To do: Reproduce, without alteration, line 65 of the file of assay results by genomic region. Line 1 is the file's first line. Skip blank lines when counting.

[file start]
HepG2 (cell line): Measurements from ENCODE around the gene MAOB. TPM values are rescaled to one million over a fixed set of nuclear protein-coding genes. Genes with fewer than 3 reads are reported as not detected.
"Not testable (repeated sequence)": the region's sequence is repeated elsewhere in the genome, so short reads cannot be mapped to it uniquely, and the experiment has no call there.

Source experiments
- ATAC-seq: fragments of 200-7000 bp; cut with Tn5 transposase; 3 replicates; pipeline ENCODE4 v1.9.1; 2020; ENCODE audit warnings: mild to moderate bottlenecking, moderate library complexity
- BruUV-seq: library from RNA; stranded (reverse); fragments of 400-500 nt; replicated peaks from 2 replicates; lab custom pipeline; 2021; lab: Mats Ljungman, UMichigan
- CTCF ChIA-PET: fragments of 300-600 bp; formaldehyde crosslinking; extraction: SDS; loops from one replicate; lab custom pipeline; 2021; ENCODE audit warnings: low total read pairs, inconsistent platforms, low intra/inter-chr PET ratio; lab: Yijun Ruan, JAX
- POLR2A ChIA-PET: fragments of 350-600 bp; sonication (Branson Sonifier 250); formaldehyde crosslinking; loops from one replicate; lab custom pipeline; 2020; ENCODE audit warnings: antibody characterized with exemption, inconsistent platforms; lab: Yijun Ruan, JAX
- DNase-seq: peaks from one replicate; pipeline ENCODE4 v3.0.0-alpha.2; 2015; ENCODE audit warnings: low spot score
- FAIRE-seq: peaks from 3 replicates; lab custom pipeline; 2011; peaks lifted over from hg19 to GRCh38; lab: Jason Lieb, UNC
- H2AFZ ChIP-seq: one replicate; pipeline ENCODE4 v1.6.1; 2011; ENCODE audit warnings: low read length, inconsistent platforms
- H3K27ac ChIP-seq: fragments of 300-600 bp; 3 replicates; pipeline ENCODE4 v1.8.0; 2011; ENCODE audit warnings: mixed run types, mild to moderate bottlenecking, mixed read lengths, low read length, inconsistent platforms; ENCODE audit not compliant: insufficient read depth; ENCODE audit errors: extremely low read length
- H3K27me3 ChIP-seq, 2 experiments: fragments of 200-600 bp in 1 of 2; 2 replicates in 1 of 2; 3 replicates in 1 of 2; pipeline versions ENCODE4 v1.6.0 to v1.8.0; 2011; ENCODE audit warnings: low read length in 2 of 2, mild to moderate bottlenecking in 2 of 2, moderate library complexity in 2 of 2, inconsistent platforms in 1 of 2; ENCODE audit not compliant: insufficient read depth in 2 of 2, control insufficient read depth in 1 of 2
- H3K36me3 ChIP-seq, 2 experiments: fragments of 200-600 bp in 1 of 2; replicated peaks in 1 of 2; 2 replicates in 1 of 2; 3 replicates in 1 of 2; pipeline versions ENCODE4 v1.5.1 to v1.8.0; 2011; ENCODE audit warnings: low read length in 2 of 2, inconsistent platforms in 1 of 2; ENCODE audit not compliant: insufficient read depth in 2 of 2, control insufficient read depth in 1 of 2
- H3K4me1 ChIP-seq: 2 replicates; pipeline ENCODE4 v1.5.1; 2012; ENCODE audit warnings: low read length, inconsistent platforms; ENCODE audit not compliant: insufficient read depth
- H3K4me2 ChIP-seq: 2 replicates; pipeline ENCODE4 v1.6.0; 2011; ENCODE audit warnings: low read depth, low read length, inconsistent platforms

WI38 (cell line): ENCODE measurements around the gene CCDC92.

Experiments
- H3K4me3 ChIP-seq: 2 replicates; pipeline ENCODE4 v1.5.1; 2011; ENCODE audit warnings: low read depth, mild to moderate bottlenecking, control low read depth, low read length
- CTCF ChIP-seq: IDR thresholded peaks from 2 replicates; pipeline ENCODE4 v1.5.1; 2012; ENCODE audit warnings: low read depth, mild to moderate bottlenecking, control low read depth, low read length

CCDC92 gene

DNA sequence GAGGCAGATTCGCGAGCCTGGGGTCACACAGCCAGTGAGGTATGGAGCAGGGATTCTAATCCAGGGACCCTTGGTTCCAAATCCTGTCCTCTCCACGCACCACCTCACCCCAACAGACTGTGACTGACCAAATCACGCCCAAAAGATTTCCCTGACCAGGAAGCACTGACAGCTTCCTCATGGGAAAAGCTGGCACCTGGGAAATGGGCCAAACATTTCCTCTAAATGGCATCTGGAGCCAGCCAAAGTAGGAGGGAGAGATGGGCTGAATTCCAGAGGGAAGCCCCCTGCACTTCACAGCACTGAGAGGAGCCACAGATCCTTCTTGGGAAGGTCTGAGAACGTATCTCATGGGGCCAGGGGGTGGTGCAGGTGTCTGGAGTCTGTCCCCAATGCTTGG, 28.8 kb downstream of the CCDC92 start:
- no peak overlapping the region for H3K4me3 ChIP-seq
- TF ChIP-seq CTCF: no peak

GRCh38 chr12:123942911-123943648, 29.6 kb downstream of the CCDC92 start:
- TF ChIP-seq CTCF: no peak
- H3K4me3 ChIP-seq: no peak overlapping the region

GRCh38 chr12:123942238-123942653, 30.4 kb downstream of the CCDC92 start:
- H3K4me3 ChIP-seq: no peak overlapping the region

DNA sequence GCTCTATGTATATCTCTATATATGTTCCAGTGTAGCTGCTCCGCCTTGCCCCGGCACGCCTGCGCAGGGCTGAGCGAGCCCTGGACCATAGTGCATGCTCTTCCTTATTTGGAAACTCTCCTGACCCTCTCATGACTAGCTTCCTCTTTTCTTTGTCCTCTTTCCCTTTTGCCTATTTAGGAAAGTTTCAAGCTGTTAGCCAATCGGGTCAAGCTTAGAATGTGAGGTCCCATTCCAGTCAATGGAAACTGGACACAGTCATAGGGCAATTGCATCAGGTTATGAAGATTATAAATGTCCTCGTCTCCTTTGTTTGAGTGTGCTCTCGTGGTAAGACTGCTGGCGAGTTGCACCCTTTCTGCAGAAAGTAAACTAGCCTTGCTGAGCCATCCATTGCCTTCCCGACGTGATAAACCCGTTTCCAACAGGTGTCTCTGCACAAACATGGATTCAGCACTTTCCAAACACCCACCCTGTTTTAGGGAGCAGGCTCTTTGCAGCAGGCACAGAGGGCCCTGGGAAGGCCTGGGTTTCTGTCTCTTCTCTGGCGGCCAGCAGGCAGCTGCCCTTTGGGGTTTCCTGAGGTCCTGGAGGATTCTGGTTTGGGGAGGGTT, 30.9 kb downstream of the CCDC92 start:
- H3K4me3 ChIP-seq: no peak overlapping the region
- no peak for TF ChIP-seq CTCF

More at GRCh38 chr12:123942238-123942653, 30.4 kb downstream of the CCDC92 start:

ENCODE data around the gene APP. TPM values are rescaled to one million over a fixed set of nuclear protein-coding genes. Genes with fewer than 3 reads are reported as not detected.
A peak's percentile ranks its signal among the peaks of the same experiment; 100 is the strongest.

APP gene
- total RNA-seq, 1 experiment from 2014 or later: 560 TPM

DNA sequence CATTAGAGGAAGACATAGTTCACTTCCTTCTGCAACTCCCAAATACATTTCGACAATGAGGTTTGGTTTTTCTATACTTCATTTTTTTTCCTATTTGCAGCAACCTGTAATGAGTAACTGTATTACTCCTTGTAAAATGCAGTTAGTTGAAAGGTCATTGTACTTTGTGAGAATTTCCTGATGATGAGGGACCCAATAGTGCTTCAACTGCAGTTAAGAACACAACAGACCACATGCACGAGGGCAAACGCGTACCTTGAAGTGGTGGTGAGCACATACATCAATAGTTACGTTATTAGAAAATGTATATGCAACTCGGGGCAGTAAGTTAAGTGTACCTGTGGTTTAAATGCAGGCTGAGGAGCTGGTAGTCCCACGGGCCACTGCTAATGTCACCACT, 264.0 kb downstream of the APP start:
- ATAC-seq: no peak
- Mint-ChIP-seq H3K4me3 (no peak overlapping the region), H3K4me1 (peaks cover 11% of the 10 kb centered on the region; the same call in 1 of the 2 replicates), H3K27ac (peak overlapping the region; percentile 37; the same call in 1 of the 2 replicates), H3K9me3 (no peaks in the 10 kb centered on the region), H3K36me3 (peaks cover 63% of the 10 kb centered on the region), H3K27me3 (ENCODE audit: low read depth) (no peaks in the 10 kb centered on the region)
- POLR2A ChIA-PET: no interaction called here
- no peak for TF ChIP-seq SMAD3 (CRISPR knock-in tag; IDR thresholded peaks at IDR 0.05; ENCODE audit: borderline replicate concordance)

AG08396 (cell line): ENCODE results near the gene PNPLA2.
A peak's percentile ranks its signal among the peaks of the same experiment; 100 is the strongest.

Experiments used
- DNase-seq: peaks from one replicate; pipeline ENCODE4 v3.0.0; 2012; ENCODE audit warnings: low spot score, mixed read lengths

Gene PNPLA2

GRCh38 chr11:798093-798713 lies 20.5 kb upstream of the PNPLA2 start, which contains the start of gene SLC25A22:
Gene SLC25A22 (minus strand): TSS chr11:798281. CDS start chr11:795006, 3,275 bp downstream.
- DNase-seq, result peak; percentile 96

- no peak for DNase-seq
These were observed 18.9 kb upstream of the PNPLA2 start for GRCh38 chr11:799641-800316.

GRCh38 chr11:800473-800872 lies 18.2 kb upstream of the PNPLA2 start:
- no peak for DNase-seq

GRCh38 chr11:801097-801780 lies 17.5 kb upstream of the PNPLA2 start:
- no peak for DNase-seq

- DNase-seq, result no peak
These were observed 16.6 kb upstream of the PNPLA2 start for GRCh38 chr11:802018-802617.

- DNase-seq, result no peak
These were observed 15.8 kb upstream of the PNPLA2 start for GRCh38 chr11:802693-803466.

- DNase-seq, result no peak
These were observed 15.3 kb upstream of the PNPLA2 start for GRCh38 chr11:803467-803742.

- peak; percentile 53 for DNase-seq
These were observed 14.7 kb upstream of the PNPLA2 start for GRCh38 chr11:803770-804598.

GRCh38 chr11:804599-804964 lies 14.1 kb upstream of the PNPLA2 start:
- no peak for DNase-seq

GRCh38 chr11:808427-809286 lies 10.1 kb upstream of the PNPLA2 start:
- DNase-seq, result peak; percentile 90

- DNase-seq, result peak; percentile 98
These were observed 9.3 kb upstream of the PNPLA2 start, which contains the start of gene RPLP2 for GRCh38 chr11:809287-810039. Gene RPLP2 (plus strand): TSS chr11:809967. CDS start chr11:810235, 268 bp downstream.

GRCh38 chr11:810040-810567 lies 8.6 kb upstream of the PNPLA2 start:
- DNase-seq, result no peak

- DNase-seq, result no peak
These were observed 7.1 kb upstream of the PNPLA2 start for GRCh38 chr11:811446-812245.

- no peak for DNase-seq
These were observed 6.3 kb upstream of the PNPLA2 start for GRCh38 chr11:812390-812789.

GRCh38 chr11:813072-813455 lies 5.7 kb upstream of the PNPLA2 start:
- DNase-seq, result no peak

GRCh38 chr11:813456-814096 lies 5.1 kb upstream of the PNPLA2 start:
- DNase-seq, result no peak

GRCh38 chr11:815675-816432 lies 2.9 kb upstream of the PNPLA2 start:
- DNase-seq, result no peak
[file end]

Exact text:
- no peak for DNase-seq